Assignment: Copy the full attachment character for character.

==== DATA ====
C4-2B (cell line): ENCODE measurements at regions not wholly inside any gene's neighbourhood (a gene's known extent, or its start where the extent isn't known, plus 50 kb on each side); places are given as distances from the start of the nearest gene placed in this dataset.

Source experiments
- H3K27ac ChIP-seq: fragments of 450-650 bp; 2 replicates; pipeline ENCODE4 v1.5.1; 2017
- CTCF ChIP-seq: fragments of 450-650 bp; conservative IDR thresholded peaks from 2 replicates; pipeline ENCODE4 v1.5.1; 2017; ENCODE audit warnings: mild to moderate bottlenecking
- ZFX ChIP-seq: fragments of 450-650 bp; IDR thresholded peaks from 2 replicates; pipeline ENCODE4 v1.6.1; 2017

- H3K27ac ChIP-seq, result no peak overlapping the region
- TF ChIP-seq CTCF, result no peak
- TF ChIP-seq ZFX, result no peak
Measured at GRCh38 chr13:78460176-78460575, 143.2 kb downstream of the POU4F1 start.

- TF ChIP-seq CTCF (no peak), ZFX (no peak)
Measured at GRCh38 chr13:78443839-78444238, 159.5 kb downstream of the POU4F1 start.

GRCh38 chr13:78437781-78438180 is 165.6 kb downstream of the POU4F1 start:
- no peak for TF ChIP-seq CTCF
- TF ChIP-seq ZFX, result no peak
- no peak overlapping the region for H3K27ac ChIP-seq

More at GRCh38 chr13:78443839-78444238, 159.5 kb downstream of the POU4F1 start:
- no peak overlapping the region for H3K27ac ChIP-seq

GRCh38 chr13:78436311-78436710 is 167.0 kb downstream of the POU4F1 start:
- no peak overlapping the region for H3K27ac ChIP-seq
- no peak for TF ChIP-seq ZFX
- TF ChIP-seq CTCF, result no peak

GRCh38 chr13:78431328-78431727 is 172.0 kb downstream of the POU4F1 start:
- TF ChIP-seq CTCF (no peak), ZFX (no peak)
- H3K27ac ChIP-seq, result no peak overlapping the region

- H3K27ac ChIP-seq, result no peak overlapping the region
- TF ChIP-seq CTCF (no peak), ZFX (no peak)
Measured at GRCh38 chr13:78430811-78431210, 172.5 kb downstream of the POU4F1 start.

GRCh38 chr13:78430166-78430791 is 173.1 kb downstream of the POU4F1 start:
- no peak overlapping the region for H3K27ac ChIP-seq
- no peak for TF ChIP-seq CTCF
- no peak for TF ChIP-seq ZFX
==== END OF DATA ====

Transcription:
C4-2B (cell line): ENCODE measurements at regions not wholly inside any gene's neighbourhood (a gene's known extent, or its start where the extent isn't known, plus 50 kb on each side); places are given as distances from the start of the nearest gene placed in this dataset.

Source experiments
- H3K27ac ChIP-seq: fragments of 450-650 bp; 2 replicates; pipeline ENCODE4 v1.5.1; 2017
- CTCF ChIP-seq: fragments of 450-650 bp; conservative IDR thresholded peaks from 2 replicates; pipeline ENCODE4 v1.5.1; 2017; ENCODE audit warnings: mild to moderate bottlenecking
- ZFX ChIP-seq: fragments of 450-650 bp; IDR thresholded peaks from 2 replicates; pipeline ENCODE4 v1.6.1; 2017

- H3K27ac ChIP-seq, result no peak overlapping the region
- TF ChIP-seq CTCF, result no peak
- TF ChIP-seq ZFX, result no peak
Measured at GRCh38 chr13:78460176-78460575, 143.2 kb downstream of the POU4F1 start.

- TF ChIP-seq CTCF (no peak), ZFX (no peak)
Measured at GRCh38 chr13:78443839-78444238, 159.5 kb downstream of the POU4F1 start.

GRCh38 chr13:78437781-78438180 is 165.6 kb downstream of the POU4F1 start:
- no peak for TF ChIP-seq CTCF
- TF ChIP-seq ZFX, result no peak
- no peak overlapping the region for H3K27ac ChIP-seq

More at GRCh38 chr13:78443839-78444238, 159.5 kb downstream of the POU4F1 start:
- no peak overlapping the region for H3K27ac ChIP-seq

GRCh38 chr13:78436311-78436710 is 167.0 kb downstream of the POU4F1 start:
- no peak overlapping the region for H3K27ac ChIP-seq
- no peak for TF ChIP-seq ZFX
- TF ChIP-seq CTCF, result no peak

GRCh38 chr13:78431328-78431727 is 172.0 kb downstream of the POU4F1 start:
- TF ChIP-seq CTCF (no peak), ZFX (no peak)
- H3K27ac ChIP-seq, result no peak overlapping the region

- H3K27ac ChIP-seq, result no peak overlapping the region
- TF ChIP-seq CTCF (no peak), ZFX (no peak)
Measured at GRCh38 chr13:78430811-78431210, 172.5 kb downstream of the POU4F1 start.

GRCh38 chr13:78430166-78430791 is 173.1 kb downstream of the POU4F1 start:
- no peak overlapping the region for H3K27ac ChIP-seq
- no peak for TF ChIP-seq CTCF
- no peak for TF ChIP-seq ZFX